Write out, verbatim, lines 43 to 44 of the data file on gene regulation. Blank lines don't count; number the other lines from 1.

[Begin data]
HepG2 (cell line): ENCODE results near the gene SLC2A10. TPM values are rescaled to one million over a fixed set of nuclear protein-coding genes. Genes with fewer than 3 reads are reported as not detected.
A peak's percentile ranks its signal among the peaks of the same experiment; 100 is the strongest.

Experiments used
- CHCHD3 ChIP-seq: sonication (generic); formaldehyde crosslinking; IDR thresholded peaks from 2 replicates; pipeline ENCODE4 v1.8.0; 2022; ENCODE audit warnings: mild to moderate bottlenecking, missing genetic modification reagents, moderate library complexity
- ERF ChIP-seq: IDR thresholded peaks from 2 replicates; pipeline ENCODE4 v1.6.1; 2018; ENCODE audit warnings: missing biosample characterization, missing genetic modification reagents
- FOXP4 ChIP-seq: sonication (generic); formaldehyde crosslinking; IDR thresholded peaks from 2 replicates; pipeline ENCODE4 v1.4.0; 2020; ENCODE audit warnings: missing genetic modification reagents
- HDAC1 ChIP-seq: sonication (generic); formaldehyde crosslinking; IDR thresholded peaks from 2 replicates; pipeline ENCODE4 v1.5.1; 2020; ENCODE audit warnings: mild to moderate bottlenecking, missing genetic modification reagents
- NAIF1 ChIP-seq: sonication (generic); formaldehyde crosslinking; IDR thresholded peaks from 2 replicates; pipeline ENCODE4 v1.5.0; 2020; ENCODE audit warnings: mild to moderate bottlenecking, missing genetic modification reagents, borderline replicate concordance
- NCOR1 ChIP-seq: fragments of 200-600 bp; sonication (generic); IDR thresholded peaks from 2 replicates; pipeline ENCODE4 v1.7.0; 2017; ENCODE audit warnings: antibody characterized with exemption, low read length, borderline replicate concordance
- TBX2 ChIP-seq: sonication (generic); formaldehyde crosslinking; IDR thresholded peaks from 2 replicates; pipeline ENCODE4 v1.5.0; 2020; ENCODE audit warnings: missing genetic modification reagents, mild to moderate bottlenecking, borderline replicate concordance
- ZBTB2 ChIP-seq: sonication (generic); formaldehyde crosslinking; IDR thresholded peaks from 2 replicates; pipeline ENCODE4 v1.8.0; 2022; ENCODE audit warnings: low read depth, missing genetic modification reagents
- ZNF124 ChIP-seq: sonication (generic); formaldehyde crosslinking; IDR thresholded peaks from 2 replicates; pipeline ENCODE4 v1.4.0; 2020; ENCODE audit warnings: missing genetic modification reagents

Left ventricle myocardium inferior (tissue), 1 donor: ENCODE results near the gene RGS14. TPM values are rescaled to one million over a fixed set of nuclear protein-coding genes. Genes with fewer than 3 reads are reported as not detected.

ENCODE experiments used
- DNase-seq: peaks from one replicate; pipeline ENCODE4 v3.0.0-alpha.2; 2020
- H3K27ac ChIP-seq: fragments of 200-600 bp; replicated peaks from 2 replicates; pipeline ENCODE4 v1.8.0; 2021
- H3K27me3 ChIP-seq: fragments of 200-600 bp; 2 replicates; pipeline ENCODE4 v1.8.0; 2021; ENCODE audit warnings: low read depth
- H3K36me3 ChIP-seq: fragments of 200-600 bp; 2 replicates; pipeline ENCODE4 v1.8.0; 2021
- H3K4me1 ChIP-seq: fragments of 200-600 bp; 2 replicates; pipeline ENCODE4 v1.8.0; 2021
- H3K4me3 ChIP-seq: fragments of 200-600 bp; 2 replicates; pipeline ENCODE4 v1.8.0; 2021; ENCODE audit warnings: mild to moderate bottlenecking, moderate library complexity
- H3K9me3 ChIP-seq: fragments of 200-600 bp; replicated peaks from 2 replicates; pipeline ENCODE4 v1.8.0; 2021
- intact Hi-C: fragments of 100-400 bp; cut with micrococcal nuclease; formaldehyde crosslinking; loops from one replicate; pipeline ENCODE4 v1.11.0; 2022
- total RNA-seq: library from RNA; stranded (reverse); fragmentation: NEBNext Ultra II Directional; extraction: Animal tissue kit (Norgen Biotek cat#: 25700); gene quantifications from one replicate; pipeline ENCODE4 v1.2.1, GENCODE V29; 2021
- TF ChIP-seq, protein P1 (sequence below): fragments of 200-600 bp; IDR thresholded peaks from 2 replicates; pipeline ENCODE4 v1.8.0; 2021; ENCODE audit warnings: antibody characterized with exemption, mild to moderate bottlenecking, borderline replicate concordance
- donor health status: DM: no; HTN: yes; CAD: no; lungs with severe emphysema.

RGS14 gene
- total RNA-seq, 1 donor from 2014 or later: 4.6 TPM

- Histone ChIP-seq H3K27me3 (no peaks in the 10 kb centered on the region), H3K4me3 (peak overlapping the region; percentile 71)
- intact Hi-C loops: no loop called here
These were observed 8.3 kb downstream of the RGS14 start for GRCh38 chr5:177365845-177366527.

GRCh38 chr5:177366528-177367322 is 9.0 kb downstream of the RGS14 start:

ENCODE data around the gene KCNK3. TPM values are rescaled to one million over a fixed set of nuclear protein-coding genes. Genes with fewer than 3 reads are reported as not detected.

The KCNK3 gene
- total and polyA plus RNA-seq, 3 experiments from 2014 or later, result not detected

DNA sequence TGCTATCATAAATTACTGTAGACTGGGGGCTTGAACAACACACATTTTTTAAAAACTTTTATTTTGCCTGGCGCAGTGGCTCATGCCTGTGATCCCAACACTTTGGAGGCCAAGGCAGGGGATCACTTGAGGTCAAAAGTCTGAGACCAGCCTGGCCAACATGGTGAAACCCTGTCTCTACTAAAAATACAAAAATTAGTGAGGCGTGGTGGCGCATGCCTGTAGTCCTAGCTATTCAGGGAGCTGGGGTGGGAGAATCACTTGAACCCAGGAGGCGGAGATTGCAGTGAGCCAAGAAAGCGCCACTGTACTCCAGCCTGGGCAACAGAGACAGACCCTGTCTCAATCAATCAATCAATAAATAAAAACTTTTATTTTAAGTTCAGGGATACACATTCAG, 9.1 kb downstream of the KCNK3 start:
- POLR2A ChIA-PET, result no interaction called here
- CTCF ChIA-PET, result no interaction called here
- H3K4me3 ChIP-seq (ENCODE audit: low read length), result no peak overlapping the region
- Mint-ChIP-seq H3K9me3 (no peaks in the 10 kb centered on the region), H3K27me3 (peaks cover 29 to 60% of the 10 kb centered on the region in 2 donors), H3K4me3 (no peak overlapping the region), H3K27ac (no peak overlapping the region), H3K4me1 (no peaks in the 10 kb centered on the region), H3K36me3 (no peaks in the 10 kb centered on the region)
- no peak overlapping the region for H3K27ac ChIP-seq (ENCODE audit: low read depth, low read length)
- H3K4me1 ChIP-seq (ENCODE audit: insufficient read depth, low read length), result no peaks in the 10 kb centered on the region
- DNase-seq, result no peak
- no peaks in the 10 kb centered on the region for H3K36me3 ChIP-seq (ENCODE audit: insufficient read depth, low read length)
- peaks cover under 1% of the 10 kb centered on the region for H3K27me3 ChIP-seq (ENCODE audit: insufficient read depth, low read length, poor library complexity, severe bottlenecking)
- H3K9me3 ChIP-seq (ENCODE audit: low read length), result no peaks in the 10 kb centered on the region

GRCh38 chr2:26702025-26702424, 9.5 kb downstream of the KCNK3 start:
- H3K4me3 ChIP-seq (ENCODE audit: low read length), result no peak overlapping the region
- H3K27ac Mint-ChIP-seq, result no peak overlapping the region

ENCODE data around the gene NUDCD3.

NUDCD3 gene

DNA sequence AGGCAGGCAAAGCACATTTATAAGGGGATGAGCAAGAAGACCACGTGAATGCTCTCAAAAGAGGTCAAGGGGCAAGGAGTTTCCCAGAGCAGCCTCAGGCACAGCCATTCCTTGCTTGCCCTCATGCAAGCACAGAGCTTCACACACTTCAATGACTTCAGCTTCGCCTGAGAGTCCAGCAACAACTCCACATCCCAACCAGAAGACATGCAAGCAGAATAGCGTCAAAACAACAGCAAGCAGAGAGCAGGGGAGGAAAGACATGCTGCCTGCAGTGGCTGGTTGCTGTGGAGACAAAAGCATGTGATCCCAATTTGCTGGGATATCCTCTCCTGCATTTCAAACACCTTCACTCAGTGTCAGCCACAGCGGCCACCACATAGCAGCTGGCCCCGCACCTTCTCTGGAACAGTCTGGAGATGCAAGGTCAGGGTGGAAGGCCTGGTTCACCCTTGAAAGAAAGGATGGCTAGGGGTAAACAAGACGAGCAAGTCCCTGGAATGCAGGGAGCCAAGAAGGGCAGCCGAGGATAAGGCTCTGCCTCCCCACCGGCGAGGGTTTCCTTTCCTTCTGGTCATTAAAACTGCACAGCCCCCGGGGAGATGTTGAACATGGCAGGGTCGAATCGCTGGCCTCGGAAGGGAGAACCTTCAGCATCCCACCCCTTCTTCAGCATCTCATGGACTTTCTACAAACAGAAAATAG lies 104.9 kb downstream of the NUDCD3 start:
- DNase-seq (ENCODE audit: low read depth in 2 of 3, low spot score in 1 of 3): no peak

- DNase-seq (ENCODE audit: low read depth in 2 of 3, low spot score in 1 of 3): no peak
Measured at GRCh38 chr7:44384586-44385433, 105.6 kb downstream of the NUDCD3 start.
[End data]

- no peaks in the 10 kb centered on the region for H3K36me3 ChIP-seq (ENCODE audit: insufficient read depth, low read length)
- peaks cover under 1% of the 10 kb centered on the region for H3K27me3 ChIP-seq (ENCODE audit: insufficient read depth, low read length, poor library complexity, severe bottlenecking)